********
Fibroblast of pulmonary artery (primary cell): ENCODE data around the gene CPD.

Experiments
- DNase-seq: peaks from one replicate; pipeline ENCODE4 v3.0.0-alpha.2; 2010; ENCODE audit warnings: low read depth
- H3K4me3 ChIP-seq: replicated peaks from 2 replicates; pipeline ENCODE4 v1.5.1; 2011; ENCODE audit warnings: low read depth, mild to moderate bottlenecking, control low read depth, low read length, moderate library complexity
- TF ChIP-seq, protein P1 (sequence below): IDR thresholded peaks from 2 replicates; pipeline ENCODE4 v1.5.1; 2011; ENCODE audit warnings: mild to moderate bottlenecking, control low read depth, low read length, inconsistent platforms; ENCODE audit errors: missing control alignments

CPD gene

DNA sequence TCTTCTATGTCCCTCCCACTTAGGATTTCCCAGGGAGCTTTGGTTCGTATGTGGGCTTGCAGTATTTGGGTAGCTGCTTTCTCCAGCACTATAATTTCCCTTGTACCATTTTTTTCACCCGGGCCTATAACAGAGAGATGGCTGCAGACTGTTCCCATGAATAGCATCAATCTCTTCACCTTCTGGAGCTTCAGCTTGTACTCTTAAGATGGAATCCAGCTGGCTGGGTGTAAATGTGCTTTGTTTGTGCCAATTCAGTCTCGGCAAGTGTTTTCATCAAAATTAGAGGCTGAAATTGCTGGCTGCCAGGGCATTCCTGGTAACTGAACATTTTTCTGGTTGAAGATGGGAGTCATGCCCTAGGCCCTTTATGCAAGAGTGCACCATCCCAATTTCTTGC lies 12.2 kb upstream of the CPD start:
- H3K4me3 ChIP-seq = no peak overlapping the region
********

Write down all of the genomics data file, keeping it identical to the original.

Fibroblast of pulmonary artery (primary cell): ENCODE data around the gene CPD.

Experiments
- DNase-seq: peaks from one replicate; pipeline ENCODE4 v3.0.0-alpha.2; 2010; ENCODE audit warnings: low read depth
- H3K4me3 ChIP-seq: replicated peaks from 2 replicates; pipeline ENCODE4 v1.5.1; 2011; ENCODE audit warnings: low read depth, mild to moderate bottlenecking, control low read depth, low read length, moderate library complexity
- TF ChIP-seq, protein P1 (sequence below): IDR thresholded peaks from 2 replicates; pipeline ENCODE4 v1.5.1; 2011; ENCODE audit warnings: mild to moderate bottlenecking, control low read depth, low read length, inconsistent platforms; ENCODE audit errors: missing control alignments

CPD gene

DNA sequence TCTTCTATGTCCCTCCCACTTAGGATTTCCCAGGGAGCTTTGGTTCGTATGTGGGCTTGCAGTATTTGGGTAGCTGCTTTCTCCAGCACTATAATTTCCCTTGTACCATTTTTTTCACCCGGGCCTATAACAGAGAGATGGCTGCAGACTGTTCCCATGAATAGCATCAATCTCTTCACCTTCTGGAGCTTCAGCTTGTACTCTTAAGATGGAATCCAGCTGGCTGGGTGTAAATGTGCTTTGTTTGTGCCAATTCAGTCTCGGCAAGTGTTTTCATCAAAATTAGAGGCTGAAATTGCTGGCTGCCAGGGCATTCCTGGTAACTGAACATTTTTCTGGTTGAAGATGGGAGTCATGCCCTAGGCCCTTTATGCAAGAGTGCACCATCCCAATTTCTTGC lies 12.2 kb upstream of the CPD start:
- H3K4me3 ChIP-seq = no peak overlapping the region